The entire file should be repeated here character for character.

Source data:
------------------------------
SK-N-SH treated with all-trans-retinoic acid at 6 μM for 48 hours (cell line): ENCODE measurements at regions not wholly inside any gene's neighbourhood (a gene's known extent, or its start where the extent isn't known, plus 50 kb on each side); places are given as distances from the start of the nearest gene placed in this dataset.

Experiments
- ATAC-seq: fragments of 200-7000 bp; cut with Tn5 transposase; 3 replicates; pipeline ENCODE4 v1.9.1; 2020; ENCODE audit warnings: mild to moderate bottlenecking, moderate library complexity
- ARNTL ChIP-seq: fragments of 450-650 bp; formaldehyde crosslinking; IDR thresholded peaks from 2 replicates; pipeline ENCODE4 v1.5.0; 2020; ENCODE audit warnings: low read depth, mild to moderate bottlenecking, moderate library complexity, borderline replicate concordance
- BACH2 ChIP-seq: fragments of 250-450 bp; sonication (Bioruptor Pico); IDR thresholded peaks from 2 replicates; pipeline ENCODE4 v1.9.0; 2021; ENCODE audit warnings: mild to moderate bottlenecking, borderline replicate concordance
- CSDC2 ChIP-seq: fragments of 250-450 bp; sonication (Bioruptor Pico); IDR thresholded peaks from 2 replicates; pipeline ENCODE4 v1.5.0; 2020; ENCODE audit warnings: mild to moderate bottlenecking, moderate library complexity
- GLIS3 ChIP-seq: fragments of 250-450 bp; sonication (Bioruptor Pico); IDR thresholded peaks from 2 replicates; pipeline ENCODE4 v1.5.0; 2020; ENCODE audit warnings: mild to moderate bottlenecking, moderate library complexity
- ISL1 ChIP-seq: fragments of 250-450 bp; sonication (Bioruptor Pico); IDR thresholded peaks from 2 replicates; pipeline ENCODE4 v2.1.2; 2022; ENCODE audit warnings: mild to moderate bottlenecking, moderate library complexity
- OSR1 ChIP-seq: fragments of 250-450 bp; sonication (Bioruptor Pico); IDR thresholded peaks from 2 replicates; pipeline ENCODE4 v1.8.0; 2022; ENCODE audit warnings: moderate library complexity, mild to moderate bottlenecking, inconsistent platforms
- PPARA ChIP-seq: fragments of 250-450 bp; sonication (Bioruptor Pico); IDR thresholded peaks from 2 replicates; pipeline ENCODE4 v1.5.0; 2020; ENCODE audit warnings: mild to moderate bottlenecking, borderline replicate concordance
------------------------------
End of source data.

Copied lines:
SK-N-SH treated with all-trans-retinoic acid at 6 μM for 48 hours (cell line): ENCODE measurements at regions not wholly inside any gene's neighbourhood (a gene's known extent, or its start where the extent isn't known, plus 50 kb on each side); places are given as distances from the start of the nearest gene placed in this dataset.

Experiments
- ATAC-seq: fragments of 200-7000 bp; cut with Tn5 transposase; 3 replicates; pipeline ENCODE4 v1.9.1; 2020; ENCODE audit warnings: mild to moderate bottlenecking, moderate library complexity
- ARNTL ChIP-seq: fragments of 450-650 bp; formaldehyde crosslinking; IDR thresholded peaks from 2 replicates; pipeline ENCODE4 v1.5.0; 2020; ENCODE audit warnings: low read depth, mild to moderate bottlenecking, moderate library complexity, borderline replicate concordance
- BACH2 ChIP-seq: fragments of 250-450 bp; sonication (Bioruptor Pico); IDR thresholded peaks from 2 replicates; pipeline ENCODE4 v1.9.0; 2021; ENCODE audit warnings: mild to moderate bottlenecking, borderline replicate concordance
- CSDC2 ChIP-seq: fragments of 250-450 bp; sonication (Bioruptor Pico); IDR thresholded peaks from 2 replicates; pipeline ENCODE4 v1.5.0; 2020; ENCODE audit warnings: mild to moderate bottlenecking, moderate library complexity
- GLIS3 ChIP-seq: fragments of 250-450 bp; sonication (Bioruptor Pico); IDR thresholded peaks from 2 replicates; pipeline ENCODE4 v1.5.0; 2020; ENCODE audit warnings: mild to moderate bottlenecking, moderate library complexity
- ISL1 ChIP-seq: fragments of 250-450 bp; sonication (Bioruptor Pico); IDR thresholded peaks from 2 replicates; pipeline ENCODE4 v2.1.2; 2022; ENCODE audit warnings: mild to moderate bottlenecking, moderate library complexity
- OSR1 ChIP-seq: fragments of 250-450 bp; sonication (Bioruptor Pico); IDR thresholded peaks from 2 replicates; pipeline ENCODE4 v1.8.0; 2022; ENCODE audit warnings: moderate library complexity, mild to moderate bottlenecking, inconsistent platforms
- PPARA ChIP-seq: fragments of 250-450 bp; sonication (Bioruptor Pico); IDR thresholded peaks from 2 replicates; pipeline ENCODE4 v1.5.0; 2020; ENCODE audit warnings: mild to moderate bottlenecking, borderline replicate concordance